Join GitHub today
GitHub is home to over 28 million developers working together to host and review code, manage projects, and build software together.Sign up
ESP32 Different pins cause boot loop #621
Hardware: NodeMCU32s or Wemos32, really doesn't matter much. I use the same sketch across a number of different ESP32 dev boards.
I've been working on a modular sketch where I can specify a code in the beginning of the sketch and it will generate a different output for a different product (all of which are controlled by the same phone BLE software)
Well, I hit a number of just strange and arbitrary issues that I had to tinker with to get it to work, but I isolated one for certain. Notice in DEVICE_TYPE == 2, I have those pins commented out? Well if I use those pins (like i initially planned) the device gets stuck with all kinds of RMT errors and bootloop errors. But if I use the same pins as defined in DEVICE_TYPE == 1 / 2, the sketch processes fine and runs great.
Basically, the pin definition crashes FastLED.show() which I'm calling from a task. If you guys need to see any more of my code, let me know but I have 100% isolated the boot looping issue to those 3 pins.
Either way, It would really be nice to have some kind of compilation level error handled for this rather than chasing down Core 0 panics.
`#if DEVICE_TYPE == 0
const uint8_t MAX_BRIGHTNESS = 255,
//Definitely check the pinout on these. I was not consistent in wiring the first few sets.
const uint8_t MAX_BRIGHTNESS = 255,
const uint8_t MAX_BRIGHTNESS = 140,
Hi! I am working on rewriting the fastpin.h definition for ESP32, but I've noticed that even now is does not have pin instantiations for pins above 32, but that does not cause any compilation error.
@focalintent Can you give me some guidance on what the fastpin interface needs to provide in order to work properly?
It does cause a compilation error if you try to use pin 32 or above for a bit-banged SPI chipset or if you just try to use/instantiate one on your own - e.g. in a bit of code:
What do you mean on what the interface needs to provide? The FastPin interface in there for esp32 has all the methods that it needs - it's just all the i/o registers only refer to the i/o registers for the low 32 pins, 0-31.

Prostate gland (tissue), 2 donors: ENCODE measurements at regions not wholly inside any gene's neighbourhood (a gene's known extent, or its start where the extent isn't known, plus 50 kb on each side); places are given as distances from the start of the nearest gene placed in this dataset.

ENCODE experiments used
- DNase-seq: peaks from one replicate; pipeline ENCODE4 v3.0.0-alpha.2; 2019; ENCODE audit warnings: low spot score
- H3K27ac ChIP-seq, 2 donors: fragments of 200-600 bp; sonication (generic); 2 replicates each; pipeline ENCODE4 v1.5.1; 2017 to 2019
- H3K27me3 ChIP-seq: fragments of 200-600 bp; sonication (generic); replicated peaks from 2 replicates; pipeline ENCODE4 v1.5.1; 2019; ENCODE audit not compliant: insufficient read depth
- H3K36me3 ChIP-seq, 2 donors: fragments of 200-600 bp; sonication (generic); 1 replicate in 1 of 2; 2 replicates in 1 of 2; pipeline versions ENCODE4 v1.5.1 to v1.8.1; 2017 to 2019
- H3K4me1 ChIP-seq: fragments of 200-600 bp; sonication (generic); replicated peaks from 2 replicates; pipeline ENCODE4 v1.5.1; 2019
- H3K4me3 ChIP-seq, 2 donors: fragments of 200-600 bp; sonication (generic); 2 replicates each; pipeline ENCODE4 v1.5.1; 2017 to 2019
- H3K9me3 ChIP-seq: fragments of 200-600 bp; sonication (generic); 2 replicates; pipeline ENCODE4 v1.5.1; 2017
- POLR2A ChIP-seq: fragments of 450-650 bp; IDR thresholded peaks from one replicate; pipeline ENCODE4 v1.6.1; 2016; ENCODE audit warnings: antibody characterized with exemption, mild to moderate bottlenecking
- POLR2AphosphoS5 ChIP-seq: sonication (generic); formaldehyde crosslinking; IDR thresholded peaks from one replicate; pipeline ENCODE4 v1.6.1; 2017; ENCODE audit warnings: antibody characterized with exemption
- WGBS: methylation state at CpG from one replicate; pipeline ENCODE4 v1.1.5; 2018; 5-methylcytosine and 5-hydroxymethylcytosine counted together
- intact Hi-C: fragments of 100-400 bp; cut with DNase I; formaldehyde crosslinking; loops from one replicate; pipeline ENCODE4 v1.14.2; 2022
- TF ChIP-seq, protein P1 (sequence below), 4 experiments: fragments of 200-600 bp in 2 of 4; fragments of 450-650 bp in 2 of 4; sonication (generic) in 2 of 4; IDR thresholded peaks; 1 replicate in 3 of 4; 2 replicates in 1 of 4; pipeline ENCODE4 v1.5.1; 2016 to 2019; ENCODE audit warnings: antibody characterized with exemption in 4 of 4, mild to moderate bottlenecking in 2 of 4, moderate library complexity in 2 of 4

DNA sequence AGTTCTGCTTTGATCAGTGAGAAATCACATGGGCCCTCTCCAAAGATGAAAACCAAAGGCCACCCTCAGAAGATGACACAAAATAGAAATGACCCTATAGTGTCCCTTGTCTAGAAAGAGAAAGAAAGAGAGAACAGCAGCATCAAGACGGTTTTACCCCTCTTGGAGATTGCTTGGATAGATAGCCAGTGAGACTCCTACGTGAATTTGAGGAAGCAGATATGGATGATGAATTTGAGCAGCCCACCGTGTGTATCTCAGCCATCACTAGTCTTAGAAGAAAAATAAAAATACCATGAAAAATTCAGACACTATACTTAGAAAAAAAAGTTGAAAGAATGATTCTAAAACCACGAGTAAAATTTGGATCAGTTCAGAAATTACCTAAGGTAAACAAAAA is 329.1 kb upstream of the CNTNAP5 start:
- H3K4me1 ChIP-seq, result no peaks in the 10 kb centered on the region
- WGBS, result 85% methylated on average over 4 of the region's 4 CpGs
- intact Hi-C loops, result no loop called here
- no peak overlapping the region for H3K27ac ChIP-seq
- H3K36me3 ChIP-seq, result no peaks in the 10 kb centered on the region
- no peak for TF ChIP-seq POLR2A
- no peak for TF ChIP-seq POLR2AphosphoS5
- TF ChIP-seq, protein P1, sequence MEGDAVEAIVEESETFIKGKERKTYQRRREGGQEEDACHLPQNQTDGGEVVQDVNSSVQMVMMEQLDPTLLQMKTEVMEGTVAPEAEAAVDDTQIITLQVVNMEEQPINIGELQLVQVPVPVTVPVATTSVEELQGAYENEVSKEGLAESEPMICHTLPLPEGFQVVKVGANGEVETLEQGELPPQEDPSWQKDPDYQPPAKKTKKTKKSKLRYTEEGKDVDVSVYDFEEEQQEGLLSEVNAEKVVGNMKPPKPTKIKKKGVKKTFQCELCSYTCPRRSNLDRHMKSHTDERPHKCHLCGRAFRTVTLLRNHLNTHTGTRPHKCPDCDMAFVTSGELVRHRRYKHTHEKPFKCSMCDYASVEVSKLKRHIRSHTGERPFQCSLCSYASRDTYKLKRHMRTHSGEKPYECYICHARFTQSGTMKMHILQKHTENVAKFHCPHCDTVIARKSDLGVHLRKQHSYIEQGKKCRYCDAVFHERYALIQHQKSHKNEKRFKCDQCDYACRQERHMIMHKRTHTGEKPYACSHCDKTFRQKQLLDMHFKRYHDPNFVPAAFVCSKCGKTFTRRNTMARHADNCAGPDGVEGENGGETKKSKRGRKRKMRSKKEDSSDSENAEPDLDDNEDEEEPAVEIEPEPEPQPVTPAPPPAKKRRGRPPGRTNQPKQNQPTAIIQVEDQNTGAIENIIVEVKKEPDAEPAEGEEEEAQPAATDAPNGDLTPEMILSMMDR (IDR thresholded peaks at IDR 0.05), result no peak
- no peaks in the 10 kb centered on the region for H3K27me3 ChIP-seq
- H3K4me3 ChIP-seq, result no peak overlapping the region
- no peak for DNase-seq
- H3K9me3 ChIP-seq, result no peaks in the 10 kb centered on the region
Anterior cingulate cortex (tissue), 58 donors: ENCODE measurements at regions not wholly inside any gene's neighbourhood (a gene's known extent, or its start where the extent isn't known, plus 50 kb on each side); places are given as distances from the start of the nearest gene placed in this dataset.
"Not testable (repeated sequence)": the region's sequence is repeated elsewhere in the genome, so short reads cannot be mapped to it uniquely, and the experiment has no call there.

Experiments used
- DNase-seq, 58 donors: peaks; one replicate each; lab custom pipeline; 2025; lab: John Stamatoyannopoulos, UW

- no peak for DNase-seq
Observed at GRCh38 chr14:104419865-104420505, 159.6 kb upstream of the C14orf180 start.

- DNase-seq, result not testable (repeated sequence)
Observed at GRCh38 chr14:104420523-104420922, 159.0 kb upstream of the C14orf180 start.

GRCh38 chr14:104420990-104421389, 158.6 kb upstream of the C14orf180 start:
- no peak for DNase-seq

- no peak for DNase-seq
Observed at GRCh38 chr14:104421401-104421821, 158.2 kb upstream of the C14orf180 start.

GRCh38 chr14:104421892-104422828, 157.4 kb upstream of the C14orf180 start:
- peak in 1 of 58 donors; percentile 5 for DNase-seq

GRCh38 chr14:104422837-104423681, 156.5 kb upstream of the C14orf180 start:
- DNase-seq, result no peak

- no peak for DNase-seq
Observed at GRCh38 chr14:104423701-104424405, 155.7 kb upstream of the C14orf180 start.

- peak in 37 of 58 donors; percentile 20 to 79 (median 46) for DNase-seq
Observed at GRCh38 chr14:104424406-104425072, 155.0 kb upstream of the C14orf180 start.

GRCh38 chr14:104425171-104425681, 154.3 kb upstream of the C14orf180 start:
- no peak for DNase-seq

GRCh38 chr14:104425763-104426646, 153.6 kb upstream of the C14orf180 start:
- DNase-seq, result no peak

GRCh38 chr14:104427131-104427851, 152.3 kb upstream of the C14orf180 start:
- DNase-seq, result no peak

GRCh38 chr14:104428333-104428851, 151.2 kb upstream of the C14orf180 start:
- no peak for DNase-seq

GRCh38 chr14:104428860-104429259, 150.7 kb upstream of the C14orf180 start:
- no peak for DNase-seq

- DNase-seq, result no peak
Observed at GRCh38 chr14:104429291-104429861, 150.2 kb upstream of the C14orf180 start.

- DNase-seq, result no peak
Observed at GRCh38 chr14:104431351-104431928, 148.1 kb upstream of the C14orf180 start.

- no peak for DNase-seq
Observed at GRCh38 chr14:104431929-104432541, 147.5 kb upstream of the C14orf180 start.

setInput/setOutput - flag whether the pin is for input or output
the variations on hi/lo/fastset that take a port register are mostly used for some optimizations on some platforms, but having them just call through like they are is fine.
hival/loval are another optimization for setting pin values when interrupts are disabled, they get the current value of the GPIO register tweaked for setting the instantiated pin hi or low
port gives the regular GPIO register
@focalintent I think my question is more about what parts of the interface are needed and by what other code. The RMT implementation of the clockless support does not need any of the FastPin methods because only the RMT peripheral accesses the pins.
Here are my main questions:
What methods are needed by other parts of FastLED (presumably, the clocked chips)? Are the 32 bit masks used anywhere outside of the ESP platform support?
Given that the ESP chip is pretty fast, do I need to worry a lot about performance? In other words, can I just call the convenience methods in the ESP core that do these things?
Please implement the full class - I don't know off the top of my head which of the methods are used by what other parts of the code - but what i don't want to do is start tracking with platforms aren't implementing what parts of fastpin - and for now you can probably just call the convenience functions (though that will likely slow down the speed of the bit-bang'd spi output a fair bit), so i would prefer that it be done right at the register level (also there's a backlog of other led chipset types that will likely require some level of pin level twiddling and timing again)
the mask method on FastPin is used by the bitbang'd SPI output so it's still needed (how it's implemented internally is ¯_(ツ)_/¯ - it doesn't have to be the template parameter, though I found having it as a template parameter made a bunch of things easier in the implementation of the templated class) -- I would imagine the pins above pin32 are just on a separate set of GPIO registers, right? Like _GPB1 instead of _GPB0 or some such?
Pretty much. Here is the definition of the digitalWrite function from the ESP core:
Yeah - trying to access register variables as template parameters got a bit ugly/tricky really fast - especially to get them to be effectively treated as constants at compile time. (In an ideal world, if the implementation of FastPin is done properly, it will be a write to a register (the MASK value usually) and then a store of that register value to a constant address. (On AVR this actually compiles down to a single instruction - which is a constant write directly to an i/o register))